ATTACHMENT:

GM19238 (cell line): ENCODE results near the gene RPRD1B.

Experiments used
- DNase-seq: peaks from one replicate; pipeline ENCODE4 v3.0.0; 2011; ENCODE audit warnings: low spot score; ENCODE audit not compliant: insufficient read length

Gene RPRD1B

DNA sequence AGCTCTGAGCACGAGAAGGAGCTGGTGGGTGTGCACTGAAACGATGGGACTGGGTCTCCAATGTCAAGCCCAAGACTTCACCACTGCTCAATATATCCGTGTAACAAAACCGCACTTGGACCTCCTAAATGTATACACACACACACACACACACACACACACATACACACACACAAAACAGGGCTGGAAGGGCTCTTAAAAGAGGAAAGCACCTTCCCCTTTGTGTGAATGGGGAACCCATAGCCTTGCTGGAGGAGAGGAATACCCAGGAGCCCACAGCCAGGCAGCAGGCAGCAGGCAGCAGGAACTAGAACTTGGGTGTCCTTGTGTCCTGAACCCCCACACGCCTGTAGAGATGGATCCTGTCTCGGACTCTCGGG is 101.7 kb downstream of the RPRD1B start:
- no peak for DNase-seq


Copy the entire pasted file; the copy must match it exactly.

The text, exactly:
GM19238 (cell line): ENCODE results near the gene RPRD1B.

Experiments used
- DNase-seq: peaks from one replicate; pipeline ENCODE4 v3.0.0; 2011; ENCODE audit warnings: low spot score; ENCODE audit not compliant: insufficient read length

Gene RPRD1B

DNA sequence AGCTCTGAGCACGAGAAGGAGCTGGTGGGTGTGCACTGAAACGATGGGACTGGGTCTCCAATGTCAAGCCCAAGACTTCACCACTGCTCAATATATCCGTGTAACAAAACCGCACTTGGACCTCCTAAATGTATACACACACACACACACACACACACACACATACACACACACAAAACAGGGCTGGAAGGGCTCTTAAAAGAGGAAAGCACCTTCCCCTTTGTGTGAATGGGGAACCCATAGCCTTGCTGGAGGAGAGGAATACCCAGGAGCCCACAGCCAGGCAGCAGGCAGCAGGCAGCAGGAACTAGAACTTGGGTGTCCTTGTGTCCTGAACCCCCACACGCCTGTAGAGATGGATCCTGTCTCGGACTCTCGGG is 101.7 kb downstream of the RPRD1B start:
- no peak for DNase-seq